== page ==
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Interviews • 4min read
Interviews • Written by Genero
Created for the insurance brand’s ‘Selfless Acts‘ brief, ‘Because They’re Worth It’ was directed by British filmmaker Liam J. Dowler, and we caught up with him to chat about working on the video, including with his pint-sized cast member.
In terms of the theme, currently, the UK is massively divided on political issues. For me it was important to create a world that wasn’t within a niche of a certain political demographic – we needed something identifiable to British people all of backgrounds, wealth and ethnicities. We settled on a family story in a family home, when it comes down to it, we are all in unity for family and I think this is fundamentally the most important thing to British people. So this was really the spine of our story.
As well as this, I really wanted the film to feel as authentic as possible. I’m a filmmaker from a documentary background, so realism is something I’ve played with a lot in my films, and I definitely wanted to bring the level of authenticity found in documentaries to this commercial.
If you can’t make an audience laugh and cry, it doesn’t matter how crisp your image is.
Sunlife - Because They're Worth It
We shot the film on the Sony PXW-FS7 – this was great for filming certain aspects in 4k to allow crop room of the video, as well as great slow motion for our climactic scene. We used a variety of Arri lights as well as simpler LED’s – depending on what the scene required. Ultimately though the kit is not vitally important to me, the most important thing to me is the characters and story. If you can’t make an audience laugh and cry, it doesn’t matter how crisp your image is.
As well as this we used a variety of dolly’s to play with being subjective, the film is through the eyes of the boy, so for me it was extremely important the camera reacted to the boys mindset, bringing out the isolation and excited emotions of the boy through the movement of the camera was very important to me.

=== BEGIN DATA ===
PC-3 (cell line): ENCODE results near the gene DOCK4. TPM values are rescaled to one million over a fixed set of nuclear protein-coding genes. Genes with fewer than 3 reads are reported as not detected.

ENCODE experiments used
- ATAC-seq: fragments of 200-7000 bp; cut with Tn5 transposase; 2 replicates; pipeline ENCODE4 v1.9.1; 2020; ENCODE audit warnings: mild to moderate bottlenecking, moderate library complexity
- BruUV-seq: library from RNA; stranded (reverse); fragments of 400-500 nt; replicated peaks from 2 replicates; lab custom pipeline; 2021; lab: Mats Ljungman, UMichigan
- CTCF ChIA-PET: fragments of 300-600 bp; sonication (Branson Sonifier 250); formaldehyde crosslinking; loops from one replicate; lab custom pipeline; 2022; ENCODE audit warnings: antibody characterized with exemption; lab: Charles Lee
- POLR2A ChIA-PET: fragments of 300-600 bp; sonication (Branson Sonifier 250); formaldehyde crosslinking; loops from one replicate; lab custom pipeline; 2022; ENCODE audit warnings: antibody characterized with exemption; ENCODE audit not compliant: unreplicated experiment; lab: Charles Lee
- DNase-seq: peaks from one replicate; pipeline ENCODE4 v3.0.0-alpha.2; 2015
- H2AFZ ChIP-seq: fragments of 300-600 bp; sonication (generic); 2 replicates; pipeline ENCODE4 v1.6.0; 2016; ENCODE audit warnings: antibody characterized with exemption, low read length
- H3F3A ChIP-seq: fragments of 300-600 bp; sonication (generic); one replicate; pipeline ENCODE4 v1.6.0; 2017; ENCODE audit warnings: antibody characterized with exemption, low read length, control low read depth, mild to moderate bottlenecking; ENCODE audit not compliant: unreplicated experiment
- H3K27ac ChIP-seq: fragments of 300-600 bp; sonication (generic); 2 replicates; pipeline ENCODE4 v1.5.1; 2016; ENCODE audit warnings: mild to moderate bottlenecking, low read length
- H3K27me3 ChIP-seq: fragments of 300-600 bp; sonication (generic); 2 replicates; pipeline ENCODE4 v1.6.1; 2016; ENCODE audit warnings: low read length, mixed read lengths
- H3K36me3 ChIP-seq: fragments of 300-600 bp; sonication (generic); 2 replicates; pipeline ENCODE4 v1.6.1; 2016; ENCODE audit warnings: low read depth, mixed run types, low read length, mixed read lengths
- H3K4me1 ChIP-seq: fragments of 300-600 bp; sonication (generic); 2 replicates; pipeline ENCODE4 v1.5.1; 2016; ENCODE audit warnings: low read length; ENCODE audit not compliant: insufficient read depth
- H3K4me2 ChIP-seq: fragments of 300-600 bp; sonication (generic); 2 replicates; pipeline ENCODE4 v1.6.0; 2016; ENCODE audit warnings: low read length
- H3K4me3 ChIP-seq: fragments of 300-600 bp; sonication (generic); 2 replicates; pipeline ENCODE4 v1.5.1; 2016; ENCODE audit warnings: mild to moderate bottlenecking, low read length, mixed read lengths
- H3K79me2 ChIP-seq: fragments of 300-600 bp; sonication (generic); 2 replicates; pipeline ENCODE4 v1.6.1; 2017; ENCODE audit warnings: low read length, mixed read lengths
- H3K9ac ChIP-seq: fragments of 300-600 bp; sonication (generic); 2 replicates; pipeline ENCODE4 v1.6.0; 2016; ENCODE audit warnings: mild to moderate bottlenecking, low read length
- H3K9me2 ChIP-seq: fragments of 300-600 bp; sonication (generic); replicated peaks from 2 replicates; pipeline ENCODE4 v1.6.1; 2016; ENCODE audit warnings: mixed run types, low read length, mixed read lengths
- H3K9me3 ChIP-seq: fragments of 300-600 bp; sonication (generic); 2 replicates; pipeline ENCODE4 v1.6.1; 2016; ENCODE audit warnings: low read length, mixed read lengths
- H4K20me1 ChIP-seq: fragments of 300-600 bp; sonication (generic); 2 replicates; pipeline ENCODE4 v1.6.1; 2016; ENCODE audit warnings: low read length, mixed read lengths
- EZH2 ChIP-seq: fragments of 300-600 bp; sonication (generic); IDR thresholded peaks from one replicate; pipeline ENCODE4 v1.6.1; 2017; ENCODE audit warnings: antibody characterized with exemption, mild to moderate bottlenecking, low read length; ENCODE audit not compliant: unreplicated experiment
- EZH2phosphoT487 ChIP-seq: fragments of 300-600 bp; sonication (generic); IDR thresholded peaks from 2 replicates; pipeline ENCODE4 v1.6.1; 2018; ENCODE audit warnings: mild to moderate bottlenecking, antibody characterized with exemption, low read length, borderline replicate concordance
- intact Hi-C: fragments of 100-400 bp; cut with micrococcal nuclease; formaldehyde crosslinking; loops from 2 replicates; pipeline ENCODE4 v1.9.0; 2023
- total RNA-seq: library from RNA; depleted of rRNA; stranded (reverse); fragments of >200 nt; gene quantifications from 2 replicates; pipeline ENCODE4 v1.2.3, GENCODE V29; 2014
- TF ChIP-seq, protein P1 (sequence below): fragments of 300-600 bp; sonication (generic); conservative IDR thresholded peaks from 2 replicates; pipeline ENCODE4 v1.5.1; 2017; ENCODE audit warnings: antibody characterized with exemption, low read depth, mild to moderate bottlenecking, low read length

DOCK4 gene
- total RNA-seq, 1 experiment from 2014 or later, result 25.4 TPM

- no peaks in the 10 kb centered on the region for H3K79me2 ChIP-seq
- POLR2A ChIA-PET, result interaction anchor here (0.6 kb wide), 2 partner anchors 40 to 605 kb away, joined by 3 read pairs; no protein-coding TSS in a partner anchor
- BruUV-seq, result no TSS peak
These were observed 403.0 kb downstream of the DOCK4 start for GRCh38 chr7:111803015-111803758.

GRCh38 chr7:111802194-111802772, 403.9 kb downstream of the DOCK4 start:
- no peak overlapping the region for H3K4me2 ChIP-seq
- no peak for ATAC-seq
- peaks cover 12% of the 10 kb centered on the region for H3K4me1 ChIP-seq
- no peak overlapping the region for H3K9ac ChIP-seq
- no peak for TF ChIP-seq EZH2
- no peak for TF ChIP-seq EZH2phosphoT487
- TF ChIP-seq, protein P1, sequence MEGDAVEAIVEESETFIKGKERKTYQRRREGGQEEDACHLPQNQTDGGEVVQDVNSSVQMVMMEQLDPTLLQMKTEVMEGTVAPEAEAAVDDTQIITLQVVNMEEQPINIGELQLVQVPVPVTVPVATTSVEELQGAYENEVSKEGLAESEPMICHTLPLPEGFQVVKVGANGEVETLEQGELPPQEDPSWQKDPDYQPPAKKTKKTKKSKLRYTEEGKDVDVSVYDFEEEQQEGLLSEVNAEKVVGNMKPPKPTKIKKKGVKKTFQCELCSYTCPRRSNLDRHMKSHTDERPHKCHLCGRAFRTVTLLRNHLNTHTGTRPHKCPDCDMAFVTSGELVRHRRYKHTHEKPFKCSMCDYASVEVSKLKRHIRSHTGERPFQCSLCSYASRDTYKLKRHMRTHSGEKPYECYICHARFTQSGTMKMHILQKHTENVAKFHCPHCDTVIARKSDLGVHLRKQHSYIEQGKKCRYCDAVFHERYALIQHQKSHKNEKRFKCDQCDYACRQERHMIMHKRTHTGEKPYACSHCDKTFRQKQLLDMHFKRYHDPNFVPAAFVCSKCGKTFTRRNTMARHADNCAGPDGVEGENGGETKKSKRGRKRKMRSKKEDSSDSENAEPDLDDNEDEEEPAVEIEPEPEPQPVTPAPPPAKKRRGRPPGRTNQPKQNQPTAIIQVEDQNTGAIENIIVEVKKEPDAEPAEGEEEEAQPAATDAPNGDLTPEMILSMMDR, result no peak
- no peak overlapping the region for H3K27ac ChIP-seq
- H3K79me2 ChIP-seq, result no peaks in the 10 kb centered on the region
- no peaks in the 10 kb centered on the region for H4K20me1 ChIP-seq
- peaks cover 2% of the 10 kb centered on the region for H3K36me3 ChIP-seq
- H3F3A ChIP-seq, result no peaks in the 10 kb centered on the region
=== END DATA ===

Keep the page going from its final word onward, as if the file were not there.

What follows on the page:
Our crew was great, I work for a production company full time called Callapro Films who are fantastic, the company director Matt Callanan was DOP the film, he’s a fantastic talent with the camera and is extremely creative. It’s definitely beneficial to have someone like this on set – as sometimes when you’re shooting a scene, something comes up that’s better than what’s on your storyboard, so having someone creative like that to think up compositions on the spot, is great.
Our talent was amazing. We had a boy called Mico who plays our young boy in the film. When I auditioned him I just couldn’t believe how emotionally developed he was for his age, he had no problem taking direction and reacting naturally to the emotion I wanted to get out with him, in an authentic way too. A huge talent.
Then Heather and Tony, the Mum and Dad, I couldn’t have hoped for a better combination from casting, they played a really authentic couple, some scenes were dropped in the edit suite unfortunately which showed their relationship a bit more but being parents themselves in reality, they connected with the idea in a great way and were really professional on set and worked great on camera.
Also a big thanks to everyone involved in the project and helping me bring it to life. Post-production was smooth, I edited the piece myself, with music originally composed by two extremely talented composers I know Ben Jenkins and Sam Flook, who have done a fantastic job. The foley was produced by CTV Sound Studios, who did a great job to bring certain qualities out of the images through sound. Foley is something I love to bring into my edit as it tells a story in itself sometimes, and they’ve done a fantastic job with it.
I had such a blast on set, it was easily one of the more favourable things I have directed. The client went with my idea 100%, so it was great to have that level of creative freedom on the project. It’s such a great thing that Genero do for filmmakers, to connect them with global client reach. I can’t say thanks enough.
Big thanks to Liam for chatting with us! Follow his work here.
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